For the previous two articles in this series see:
Every developer has their own style of writing code. I'm sure I'm not the only person that has inherited code from someone else only to make grimacing faces when you open it up in Visual Studio. I will admit that sometimes I want to slap people for what they have handed over to me but I'm sure someone has wanted to slap me a time or two as well. If you are like most developers you will have the immediate urge to "fix" this code to bring it up to your "standards". I'm no different. Not that I claim to be the swami of coding standards. I'm always learning and getting better but I think I am not bad compared to stuff I've seen. Here are a few of my philosophies. I have to say that a book that I read called Clean Code by Robert C. Martin has really made an impact on my thought process. I think in general we get so caught up in the work of writing code that we step back and think about how we are writing code. When it comes to coding with CRM 2011 I have some basic thoughts on what things should look like.
If you've done any kind of customization work on Dynamics you've probably run into a situation at some point where the needs arises to create a custom application to suit the need. The debate that I always here is should it be done in ASP.NET or Silverlight. When I first started getting involved in CRM projects I didn't really have a strong opinion either way. I wasn't really up to speed on Silverlight either so I had a knowledge gap influencing my “shoulder shrug” treatment of the issue. Now that I know a thing or two more my opinion has shifted.
Activity Feeds are a great new social feature in CRM 2011 that was made available with the November 2011 update. Many organizations using CRM 2011 have begun to gain tremendous benefit by enabling Activity Feeds and training their users on how to take advantage of them. Not as many, however, have started to use the Activity Feeds app for their Windows Phones yet. This app has some great features, but it also takes a few tricks to get it working with CRM 2011. This post will focus on the specifics of using Activity Feeds on a Windows Phone – and fixing a known bug with CRM 2011 Online and Activity Feeds on your Windows Phone.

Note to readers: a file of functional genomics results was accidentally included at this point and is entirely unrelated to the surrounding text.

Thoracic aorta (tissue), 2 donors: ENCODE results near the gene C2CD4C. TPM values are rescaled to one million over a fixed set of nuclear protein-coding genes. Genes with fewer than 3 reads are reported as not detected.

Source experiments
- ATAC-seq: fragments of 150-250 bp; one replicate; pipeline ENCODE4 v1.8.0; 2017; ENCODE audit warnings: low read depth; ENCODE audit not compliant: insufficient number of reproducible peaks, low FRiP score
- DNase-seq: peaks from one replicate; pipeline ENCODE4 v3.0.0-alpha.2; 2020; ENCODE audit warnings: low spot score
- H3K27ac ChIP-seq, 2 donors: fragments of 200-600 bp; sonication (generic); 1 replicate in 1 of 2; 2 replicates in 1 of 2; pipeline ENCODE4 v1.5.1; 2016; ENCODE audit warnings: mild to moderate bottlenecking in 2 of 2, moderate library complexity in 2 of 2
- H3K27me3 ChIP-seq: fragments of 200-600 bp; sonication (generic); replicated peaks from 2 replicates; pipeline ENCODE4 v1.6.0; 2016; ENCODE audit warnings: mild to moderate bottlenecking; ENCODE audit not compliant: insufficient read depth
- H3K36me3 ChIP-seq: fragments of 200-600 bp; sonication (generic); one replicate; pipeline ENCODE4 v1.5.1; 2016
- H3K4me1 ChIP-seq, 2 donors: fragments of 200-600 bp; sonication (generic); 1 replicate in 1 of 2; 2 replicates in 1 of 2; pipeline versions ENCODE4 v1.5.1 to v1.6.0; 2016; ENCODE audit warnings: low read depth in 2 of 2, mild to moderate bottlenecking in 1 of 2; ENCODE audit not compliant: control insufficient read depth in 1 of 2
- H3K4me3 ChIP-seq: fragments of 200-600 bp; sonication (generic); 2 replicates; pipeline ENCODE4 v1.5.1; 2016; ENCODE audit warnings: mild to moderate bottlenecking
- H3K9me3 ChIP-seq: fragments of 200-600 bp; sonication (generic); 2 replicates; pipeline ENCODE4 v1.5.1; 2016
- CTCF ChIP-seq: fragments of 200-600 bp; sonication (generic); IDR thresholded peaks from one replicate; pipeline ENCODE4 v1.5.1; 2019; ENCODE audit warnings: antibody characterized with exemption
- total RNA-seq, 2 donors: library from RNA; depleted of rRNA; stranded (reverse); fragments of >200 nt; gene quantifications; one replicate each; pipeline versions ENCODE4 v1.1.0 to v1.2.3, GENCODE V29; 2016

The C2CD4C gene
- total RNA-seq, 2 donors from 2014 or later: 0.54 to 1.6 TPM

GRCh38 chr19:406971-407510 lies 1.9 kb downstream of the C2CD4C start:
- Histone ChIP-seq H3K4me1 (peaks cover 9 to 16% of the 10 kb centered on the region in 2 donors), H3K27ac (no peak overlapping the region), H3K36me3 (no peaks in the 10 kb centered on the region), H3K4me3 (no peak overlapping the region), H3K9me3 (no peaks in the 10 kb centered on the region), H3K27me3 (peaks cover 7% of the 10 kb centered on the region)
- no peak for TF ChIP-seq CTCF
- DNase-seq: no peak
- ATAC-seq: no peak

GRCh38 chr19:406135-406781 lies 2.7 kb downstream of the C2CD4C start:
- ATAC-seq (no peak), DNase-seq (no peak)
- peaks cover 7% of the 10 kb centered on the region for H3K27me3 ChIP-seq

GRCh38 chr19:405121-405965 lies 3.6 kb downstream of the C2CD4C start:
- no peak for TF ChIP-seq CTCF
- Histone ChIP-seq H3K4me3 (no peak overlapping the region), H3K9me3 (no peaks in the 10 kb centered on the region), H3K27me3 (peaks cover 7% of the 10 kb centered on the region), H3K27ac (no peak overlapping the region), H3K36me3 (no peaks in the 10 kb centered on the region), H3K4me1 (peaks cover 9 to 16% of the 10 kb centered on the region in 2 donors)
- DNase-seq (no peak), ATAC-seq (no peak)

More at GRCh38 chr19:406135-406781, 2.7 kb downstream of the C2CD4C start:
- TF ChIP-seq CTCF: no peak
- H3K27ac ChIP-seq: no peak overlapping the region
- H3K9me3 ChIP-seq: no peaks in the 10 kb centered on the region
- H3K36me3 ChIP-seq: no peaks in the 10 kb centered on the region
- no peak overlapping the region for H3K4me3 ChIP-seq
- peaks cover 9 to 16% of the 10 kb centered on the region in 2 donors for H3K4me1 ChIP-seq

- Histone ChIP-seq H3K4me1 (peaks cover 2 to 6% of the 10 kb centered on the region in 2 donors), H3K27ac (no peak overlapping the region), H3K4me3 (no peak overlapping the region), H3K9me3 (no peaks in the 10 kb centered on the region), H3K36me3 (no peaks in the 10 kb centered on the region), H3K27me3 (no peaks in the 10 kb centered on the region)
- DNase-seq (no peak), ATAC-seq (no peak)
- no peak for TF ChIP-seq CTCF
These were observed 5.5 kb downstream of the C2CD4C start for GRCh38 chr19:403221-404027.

So imagine you’ve created this awesome Silverlight application. The app works great and everyone’s happy. In this particular case the client was using an automated build tool called Anthill which is how they deploy their CRM solutions. The later versions of the CRM SDK have a deploy function where you can have your code in TFS and deploy your plugins and web resources straight from your project after pointing the Visual Studio CRM Explorer add-in to a specified server and organization. This all sounds great until I get a call saying that my wonderful Silverlight application isn’t working.
Distraught and aggravated I start contemplating would could have possible gone wrong. What could I have possibly done wrong? As it turns out when I go to the deployment server the Silverlight control decided to not show up in a matter of speaking. Just to give some background this is a Silverlight control hosted in an HTML web resource displayed in the form content iFrame from a navigation link. The page shows up just fine, but my control isn’t loading. Weird…
This is the second in a 3 part posting about accessing CRM within Outlook versus from the web. In the first post in this series, I outlined some of the reasons why businesses should consider training their users in CRM for Outlook. Given this powerful functionality, why would any business person prefer to use the web version of CRM (also called the “Web Client”)? Well, as it turns out, there are some excellent reasons for doing just that. Many of our clients (and many of our internal users of CRM) prefer to use the Web Client for various reasons. In this article, we will explore the top reasons for choosing the Web Client over Microsoft Dynamics CRM 2011 for Outlook.
Do you have old email, templates in CRM that you don’t use anymore? You want to get rid of them because they’re cluttering up the views of users. But you don’t want to get rid of them because you might want to use them again some day (or, like me, you’re just a packrat). Unlike other record types, these don’t include the ability to deactivate the individual template records. So what’s a CRM power user to do?
The CRM Solution template does a fantastic job of managing and deploying the Web Resources, Plug-ins, Workflows and Silverlight in my solutions. As great as it is, there are still a few pitfalls to watch out for so here is a list of do’s and don’ts when it comes to using the toolkit.
This is the first of a 3 part series of blogs that I’m writing on Microsoft CRM and Outlook.
With CRM 2011, Microsoft introduced significant new enhancements in how CRM works with Outlook. These changes also introduced some differences in how the Outlook and Web versions of CRM work. In previous versions, if you trained users on one version, they had all they needed to know in order to use either version. Businesses now need to make an important decision on which version of CRM they will initially train their users on. Users, too, need to decide which version of CRM they are going to use on a day-to-day basis. This series of blog entries will examine the pros of using CRM for Outlook, then the benefits of CRM for the Web and will conclude with the CRM and Outlook functionality that you should use regardless of which version of CRM that you’re using.